Following clinical failures in multiple indications, a p38 kinase inhibitor developed by Glaxosmithkline plc has found a new champion in Fulcrum Therapeutics Inc., which has licensed it for the potential treatment of facioscapulohumeral muscular dystrophy (FSHD), a genetic muscle disorder. After securing an exclusive license for the drug in exchange for granting GSK "a high single-digit" percentage ownership of its company, Fulcrum is planning to start a phase IIb study of the drug, called losmapimod, in patients with FSHD at multiple sites in the U.S. and Europe in mid-2019.

Fulcrum's president and CEO, Robert Gould, said the asset "has the potential to become the first approved therapy that targets the root cause of FSHD," expression of the gene double homeobox protein 4, or DUX4. Gould said his team also believes it may have the power "to slow or halt the progressive muscle weakness that characterizes the condition, which would significantly improve patients' quality of life."

FSHD, a progressive, degenerative disorder estimated to affect about one in 8,333 to one in 20,000 people globally, is one of the most common muscular dystrophies. Characterized by muscle weakness and wasting around the face, shoulder blades and upper arms, its signs and symptoms usually appear in adolescence, according to the National Library of Medicine. There are no known cures, but symptoms are sometimes treated with physical therapy, albuterol to increase muscle mass, surgery and other interventions.

Though GSK evaluated losmapimod in more than 3,500 healthy volunteers and patients across 24 clinical trials, it never tested the drug in muscular dystrophies, Fulcrum said. But its potential for the treatment of FSHD was uncovered by the firm's in-house product engine, which identified inhibitors of p38-alpha/beta mitogen activated protein kinase as being potent inhibitors of DUX4.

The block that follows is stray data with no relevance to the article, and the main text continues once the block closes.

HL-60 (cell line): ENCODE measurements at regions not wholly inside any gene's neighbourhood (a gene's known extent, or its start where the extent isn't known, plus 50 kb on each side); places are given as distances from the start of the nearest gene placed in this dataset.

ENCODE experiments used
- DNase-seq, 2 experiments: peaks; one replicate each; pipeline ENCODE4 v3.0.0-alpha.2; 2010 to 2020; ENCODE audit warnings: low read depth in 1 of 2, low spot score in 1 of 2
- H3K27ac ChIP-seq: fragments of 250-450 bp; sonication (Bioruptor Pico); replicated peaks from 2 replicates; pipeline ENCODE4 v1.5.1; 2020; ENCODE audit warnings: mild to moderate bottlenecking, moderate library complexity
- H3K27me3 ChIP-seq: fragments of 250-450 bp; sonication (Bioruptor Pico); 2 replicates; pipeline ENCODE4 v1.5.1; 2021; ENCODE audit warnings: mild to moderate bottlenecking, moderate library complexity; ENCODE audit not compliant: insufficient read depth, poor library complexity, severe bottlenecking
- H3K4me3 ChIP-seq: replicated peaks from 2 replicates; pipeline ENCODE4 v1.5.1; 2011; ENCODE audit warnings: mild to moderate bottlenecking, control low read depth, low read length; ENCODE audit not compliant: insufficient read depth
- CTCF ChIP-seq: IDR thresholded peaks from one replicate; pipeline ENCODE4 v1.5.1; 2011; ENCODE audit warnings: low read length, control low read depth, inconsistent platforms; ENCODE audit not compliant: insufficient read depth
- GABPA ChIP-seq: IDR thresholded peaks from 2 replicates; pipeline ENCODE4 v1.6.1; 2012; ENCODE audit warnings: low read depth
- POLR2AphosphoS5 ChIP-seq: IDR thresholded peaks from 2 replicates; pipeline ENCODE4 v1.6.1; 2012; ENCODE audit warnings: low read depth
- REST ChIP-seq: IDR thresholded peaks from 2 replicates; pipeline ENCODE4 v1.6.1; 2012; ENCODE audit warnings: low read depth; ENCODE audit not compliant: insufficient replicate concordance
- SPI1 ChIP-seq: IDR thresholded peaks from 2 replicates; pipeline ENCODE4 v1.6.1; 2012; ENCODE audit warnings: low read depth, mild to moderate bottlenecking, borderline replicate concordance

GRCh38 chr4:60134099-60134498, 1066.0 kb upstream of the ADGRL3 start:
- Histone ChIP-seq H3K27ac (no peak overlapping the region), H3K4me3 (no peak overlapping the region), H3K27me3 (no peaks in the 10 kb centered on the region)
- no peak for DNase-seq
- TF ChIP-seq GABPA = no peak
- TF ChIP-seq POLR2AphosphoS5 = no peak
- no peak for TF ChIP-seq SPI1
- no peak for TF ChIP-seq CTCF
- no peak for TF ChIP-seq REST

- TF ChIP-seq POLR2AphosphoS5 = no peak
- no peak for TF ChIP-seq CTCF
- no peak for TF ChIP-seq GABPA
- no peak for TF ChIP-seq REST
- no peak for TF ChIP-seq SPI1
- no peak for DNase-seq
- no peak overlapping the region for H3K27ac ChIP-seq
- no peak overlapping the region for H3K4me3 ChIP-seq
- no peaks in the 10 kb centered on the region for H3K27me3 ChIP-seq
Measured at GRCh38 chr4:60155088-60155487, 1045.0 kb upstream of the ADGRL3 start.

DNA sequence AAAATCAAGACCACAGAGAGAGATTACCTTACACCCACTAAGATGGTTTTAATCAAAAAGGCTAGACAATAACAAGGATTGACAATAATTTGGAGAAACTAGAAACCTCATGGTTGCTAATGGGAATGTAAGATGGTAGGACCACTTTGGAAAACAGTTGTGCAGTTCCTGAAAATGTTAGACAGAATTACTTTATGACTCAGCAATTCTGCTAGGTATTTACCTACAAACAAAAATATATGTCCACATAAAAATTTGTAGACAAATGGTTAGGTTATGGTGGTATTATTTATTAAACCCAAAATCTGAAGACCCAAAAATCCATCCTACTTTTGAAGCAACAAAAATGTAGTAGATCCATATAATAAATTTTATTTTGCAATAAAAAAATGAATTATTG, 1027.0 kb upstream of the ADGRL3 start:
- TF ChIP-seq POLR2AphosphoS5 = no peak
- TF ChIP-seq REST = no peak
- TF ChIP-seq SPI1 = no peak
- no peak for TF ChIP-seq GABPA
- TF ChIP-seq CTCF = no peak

That insight arrived as far back as last year, when the company successfully raised an $80 million series B financing, led by Foresite Capital. The drug has since been validated in preclinical testing in patient-derived cell models, an evaluation that turned up "precise and potent down-regulation of DUX4 expression and restoration of a healthy muscle phenotype without an effect on myogenesis," Fulcrum said. (See BioWorld, Sept. 6, 2018.)

With the licensing now complete, Fulcrum joins the only other company with a midstage FSHD program: Cambridge, Mass.-based Acceleron Pharma Inc., shares (NASDAQ:XLRN) of which rose 3.7% to close at $41.55 on Tuesday. Acceleron is testing another class of drug, the myostatin inhibitor ACE-083, in the second part of a phase II FSHD trial, expected to read out in the second half of 2019. (See BioWorld, April 22, 2019.)

The timing of Fulcrum's intended study is unknown but, in a statement, Gould said his team would "work urgently to advance the compound through the clinic." Furthermore, the company told BioWorld that a clinical trial readiness study is underway with expectations that it will provide insights to guide the phase IIb work.

Under terms of its deal with GSK, Fulcrum obtained global development and commercialization rights to losmapimod as well as existing drug substance and drug product materials for use in its clinical trials. It also received a right of reference to INDs filed with the FDA relating to losmapimod and an exclusive license to all related patents and data, which it said "build on Fulcrum-generated intellectual property." GSK will be eligible to receive future milestone payments and royalties on losmapimod sales, should the program reach market.

GSK, which first disclosed losmapimod's existence in its pipeline in 2005, according to Cortellis, has tested the drug's potential as a treatment for rheumatoid arthritis, depression, atherosclerosis, neuropathic pain, acute coronary syndrome and chronic obstructive pulmonary disease. It finally shelved the program after a trial in focal segmental glomerulosclerosis. The out-licensing arrives amid an ongoing rebuild of the London-based company's pipeline.

Fulcrum's existence dates back to 2015, though it wasn't formally launched until July 2016, when it debuted as a spinout of Third Rock Ventures LLC with a $55 million series A to pursue its goal of restoring balance in gene expression, referenced in the company's name. (See BioWorld Today, July 20, 2016.)